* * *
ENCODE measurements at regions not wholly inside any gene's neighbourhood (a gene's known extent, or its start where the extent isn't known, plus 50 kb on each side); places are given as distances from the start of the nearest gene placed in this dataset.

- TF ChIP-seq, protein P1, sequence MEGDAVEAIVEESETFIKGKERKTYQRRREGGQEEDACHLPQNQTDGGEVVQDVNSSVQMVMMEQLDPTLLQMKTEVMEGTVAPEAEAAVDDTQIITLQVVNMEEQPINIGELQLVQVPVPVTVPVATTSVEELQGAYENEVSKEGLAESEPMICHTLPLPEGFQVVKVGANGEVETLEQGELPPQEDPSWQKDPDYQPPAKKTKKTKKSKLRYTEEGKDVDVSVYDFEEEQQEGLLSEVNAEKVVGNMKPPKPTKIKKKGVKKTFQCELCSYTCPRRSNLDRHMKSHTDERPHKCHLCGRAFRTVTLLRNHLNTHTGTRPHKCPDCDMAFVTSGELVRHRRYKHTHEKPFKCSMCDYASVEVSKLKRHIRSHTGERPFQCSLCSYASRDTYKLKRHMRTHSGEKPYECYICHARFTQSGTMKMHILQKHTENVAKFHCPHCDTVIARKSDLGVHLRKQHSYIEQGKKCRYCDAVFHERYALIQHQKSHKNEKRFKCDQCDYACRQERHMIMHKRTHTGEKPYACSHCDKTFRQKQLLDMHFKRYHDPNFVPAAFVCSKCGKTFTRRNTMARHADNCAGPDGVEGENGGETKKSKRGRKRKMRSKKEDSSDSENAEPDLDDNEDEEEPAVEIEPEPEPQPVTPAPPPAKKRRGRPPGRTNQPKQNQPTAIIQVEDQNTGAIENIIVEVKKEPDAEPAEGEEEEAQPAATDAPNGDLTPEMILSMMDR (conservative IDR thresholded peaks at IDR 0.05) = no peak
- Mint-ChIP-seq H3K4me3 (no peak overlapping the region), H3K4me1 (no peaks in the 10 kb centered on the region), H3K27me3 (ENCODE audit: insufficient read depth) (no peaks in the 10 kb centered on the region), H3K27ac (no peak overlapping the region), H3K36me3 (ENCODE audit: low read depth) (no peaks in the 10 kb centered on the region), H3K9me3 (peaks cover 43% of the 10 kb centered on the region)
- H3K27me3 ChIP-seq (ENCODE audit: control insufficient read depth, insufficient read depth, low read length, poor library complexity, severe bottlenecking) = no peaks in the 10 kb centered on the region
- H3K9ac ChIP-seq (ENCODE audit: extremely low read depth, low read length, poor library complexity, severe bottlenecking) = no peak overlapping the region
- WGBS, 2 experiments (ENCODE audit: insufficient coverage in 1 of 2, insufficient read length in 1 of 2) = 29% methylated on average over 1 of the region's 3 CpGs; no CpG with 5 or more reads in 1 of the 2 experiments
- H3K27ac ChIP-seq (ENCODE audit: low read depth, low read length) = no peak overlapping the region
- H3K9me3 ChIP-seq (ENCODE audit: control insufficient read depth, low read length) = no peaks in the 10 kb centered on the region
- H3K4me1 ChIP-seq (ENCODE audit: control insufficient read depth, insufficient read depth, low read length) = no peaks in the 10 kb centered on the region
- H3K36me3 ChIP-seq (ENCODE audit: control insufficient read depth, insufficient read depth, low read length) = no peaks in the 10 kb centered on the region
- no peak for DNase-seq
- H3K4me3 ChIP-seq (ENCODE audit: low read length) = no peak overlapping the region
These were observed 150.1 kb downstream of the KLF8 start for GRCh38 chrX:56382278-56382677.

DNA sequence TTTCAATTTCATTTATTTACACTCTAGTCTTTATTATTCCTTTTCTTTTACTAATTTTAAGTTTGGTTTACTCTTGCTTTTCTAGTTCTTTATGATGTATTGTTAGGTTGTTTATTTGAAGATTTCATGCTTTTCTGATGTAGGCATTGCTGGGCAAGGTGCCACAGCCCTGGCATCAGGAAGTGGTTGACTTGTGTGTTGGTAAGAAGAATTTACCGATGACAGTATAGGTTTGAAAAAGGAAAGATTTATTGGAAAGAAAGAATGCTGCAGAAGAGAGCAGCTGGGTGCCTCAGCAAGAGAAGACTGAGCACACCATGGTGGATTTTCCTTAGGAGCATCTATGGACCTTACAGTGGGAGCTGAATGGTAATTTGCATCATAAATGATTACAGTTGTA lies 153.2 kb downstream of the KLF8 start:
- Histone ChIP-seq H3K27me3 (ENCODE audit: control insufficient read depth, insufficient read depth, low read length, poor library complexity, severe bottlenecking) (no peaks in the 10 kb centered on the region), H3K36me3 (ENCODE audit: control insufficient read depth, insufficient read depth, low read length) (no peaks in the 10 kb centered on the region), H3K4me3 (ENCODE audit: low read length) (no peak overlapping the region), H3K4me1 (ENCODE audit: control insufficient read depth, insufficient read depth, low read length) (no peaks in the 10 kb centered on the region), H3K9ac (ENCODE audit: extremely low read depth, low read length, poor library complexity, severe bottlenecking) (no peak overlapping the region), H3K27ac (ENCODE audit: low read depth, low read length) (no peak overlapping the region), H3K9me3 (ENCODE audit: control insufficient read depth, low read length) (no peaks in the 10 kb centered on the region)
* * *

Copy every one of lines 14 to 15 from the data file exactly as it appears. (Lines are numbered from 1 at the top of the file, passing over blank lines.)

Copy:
DNA sequence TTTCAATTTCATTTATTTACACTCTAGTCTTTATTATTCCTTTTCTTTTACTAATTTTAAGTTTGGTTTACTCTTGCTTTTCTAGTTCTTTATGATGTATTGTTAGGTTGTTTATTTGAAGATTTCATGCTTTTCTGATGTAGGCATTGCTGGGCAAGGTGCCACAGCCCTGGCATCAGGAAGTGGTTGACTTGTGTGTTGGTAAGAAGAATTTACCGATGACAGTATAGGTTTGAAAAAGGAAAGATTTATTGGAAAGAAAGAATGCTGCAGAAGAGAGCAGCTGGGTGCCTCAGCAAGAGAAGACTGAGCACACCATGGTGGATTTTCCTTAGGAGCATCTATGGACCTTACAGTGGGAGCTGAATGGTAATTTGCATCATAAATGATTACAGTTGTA lies 153.2 kb downstream of the KLF8 start:
- Histone ChIP-seq H3K27me3 (ENCODE audit: control insufficient read depth, insufficient read depth, low read length, poor library complexity, severe bottlenecking) (no peaks in the 10 kb centered on the region), H3K36me3 (ENCODE audit: control insufficient read depth, insufficient read depth, low read length) (no peaks in the 10 kb centered on the region), H3K4me3 (ENCODE audit: low read length) (no peak overlapping the region), H3K4me1 (ENCODE audit: control insufficient read depth, insufficient read depth, low read length) (no peaks in the 10 kb centered on the region), H3K9ac (ENCODE audit: extremely low read depth, low read length, poor library complexity, severe bottlenecking) (no peak overlapping the region), H3K27ac (ENCODE audit: low read depth, low read length) (no peak overlapping the region), H3K9me3 (ENCODE audit: control insufficient read depth, low read length) (no peaks in the 10 kb centered on the region)